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What does a translator do?

A translator is someone who converts the written word from one language to another. The most important requirement is that they be fluent in, for example, English and at least one other language.

A translator is a specialist in more than one field, from basic ones like greetings to scientific, more complicated like nuclear engineering.

To be a translator from one language to another, a person has to learn all the time. There are always new things that a translator can learn.

Translators have help in CAT tools and machine translating software.

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What tools do professional translators use?

Most professional translators use some type of translation memory software, often called TM. The term Computer Assisted Translation is also used.
These programs compare each sentence in the text with previously translated sentences and phrases, to generate a possible translation. Then the human translator modifies this translation as needed.
There are many advantages to this. Mainly, the translator does not have to retranslate stock phrases or common terminology over and over again. They also have features to check for accuracy in numbers, or that a translator has translated certain terms consistently throughout the entire document. Many Programs today also let the translator send a phrase or sentence to be translated by an outside source, for example, a TM server run by an agency, or a machine translation service such as Google Translate.
There are several companies that offer the software and they all do more or less the same thing. They each have strengths and weaknesses. Some are more expensive and have more features. Some software is better suited for people working on very large projects that cannot be accomplished by one translator in the given time. The one I use is most suited for an individual freelance translator.
All of them should be used only by a translator. In fact, I believe it is much better for a translator to work without such a program, at least in the beginning, and then use the program only once they have learned the basics of translation.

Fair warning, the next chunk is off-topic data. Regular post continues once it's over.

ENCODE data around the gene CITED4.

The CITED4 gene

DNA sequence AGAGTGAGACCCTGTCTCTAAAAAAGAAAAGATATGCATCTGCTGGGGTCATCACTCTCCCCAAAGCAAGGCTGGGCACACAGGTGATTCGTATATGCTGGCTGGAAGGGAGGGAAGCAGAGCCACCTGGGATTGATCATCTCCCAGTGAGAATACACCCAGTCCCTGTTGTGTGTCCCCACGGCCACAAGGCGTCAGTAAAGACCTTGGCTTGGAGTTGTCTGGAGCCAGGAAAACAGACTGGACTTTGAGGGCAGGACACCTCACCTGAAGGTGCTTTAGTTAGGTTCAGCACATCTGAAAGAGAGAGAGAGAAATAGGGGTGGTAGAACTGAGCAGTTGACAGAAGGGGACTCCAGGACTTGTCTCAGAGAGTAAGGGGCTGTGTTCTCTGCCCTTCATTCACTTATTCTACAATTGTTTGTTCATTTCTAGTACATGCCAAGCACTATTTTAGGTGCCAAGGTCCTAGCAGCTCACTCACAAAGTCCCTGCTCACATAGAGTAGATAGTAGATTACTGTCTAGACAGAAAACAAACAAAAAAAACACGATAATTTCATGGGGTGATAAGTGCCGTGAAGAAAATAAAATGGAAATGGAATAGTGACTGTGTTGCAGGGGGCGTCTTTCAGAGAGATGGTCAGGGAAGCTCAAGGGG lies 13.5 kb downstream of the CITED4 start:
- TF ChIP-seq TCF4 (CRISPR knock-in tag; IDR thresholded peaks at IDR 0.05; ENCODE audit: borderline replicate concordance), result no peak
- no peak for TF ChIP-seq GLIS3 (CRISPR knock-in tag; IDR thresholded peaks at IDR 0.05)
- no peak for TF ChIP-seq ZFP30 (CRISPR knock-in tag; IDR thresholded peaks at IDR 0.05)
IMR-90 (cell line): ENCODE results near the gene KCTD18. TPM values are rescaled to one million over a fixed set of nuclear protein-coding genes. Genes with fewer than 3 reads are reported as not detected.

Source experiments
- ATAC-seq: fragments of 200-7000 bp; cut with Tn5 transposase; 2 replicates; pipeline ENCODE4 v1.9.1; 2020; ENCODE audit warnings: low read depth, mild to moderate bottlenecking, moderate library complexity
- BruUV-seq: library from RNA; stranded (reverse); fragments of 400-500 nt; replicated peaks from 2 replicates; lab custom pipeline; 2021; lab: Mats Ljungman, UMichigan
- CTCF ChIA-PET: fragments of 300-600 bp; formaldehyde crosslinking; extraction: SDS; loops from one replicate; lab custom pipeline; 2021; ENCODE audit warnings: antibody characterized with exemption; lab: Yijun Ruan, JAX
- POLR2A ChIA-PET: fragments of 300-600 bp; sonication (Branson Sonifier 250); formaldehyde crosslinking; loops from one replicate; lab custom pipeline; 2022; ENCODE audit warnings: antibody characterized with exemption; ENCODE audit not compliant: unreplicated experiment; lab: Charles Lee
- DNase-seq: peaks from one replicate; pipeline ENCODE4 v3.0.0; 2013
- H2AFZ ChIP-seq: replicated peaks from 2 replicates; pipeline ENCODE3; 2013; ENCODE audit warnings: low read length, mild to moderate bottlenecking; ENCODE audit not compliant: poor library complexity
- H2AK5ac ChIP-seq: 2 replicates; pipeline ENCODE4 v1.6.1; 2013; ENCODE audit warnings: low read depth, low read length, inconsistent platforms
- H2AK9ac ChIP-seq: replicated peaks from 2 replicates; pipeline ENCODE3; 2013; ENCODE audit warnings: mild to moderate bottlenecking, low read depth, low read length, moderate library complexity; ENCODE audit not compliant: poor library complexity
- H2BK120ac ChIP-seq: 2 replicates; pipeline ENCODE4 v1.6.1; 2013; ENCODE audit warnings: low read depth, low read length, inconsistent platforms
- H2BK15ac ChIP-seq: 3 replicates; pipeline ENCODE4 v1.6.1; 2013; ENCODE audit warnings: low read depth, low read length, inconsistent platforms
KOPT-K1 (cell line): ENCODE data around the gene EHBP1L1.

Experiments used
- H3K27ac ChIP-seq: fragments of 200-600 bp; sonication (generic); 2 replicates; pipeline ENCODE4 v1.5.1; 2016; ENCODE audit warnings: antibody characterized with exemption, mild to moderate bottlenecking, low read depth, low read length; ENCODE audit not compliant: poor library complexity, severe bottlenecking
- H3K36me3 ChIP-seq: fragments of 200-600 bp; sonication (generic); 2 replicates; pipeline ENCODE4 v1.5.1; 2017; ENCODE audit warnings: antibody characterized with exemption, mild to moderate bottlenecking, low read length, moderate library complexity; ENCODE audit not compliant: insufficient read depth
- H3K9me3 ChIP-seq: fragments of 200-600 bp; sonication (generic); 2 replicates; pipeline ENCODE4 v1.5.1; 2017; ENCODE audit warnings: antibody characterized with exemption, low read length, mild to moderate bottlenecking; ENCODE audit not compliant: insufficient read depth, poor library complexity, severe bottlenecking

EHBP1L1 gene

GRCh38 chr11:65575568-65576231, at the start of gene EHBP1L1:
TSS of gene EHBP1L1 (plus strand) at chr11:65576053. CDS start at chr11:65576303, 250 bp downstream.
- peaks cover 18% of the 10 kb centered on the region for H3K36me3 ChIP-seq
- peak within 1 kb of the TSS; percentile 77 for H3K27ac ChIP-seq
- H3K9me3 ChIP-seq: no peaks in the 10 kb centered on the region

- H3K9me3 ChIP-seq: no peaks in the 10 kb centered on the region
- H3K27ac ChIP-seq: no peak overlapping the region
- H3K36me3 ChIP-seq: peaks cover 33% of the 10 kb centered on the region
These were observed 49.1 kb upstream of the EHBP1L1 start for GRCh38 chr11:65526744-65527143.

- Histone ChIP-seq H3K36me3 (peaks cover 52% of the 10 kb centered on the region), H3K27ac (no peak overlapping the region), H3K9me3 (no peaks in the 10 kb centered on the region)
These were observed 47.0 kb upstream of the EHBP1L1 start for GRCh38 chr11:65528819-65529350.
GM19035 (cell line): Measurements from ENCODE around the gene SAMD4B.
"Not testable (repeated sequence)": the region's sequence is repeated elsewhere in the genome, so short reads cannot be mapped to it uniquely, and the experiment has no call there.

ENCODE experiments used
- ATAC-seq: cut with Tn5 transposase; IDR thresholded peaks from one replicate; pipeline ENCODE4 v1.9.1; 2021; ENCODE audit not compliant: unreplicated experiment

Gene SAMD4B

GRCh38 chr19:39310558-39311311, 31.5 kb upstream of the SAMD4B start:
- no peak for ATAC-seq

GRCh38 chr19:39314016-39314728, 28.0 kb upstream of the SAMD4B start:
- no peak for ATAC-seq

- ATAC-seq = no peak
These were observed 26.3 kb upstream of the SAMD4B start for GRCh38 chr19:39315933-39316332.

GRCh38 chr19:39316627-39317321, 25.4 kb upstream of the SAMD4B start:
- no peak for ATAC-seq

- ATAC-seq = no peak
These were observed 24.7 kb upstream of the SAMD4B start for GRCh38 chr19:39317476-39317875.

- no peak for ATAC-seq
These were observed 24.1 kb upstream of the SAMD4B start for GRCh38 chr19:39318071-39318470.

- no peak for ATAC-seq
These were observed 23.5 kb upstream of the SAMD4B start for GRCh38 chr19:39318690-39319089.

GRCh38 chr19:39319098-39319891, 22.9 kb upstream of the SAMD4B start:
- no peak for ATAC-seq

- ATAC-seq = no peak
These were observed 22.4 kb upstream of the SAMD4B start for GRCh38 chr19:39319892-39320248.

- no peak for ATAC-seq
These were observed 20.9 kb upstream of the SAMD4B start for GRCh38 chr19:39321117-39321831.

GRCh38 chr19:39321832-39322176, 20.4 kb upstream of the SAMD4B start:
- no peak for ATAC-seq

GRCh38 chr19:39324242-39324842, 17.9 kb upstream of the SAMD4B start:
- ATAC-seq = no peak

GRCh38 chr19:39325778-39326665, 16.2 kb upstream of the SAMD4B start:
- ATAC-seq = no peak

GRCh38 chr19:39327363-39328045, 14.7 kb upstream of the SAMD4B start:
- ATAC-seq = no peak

Translators in some fields, such as marketing, sales catalogs, etc. don’t like to use TM. They say that it inhibits their creativity, and the result will sound too much like a translation.
Another type of translation that is growing is the post-editing of machine translation. In this method, a machine translation program is used to generate a first draft. Then a human translator revises it. The machine translations are getting better, but for now, most individual translators do not like to do this work. It’s usually not as interesting and some translators find that machine produced translations have strange and annoying errors in them. Also, the client in those cases often does not pay the translator as much. But the software is getting better, and most of us will be doing something along those lines in the future.

Quote by: Steven Marzuola

Photo by Romain Vignes on Unsplash

What are the different types of language translators?

Three main types of translation are human translation, machine translation, and post-edited machine translation. So you can call a person or a computer translator. And if it’s the former, you can distinguish translators based on what type of translation they specialize in.
So some distinguish between literary (prose, poetry, plays) and informative (scientific, technical, newspapers, documents etc) translation, on the one hand, and between written and oral translation (or interpretation), on the other hand. So there are interpreters and translators, and translators could be grouped into literary translators, science translators, technical translators and so on (the grouping is based on what kinds of works a translator translates).
And also there are two different types of interpreting: consecutive interpreting (the interpreter speaks after the source-language speaker has finished speaking) and simultaneous interpretation (the interpreter translates the message in the target-language as quickly as he or she can formulate it from the source language, while the source-language speaker continuously speaks).
Also you can distinguish between intralingual translation (translation within the same language, which can involve rewording or paraphrase), interlingual translation (translation from one language to another), and intersemiotic translation (translation of the verbal sign by a non-verbal sign, for example music or image). So you can say there are intralingual translators, interlingual translators and intersemiotic translators.

Quote by: Darla Rogers

2 thoughts on “What does a translator do?”

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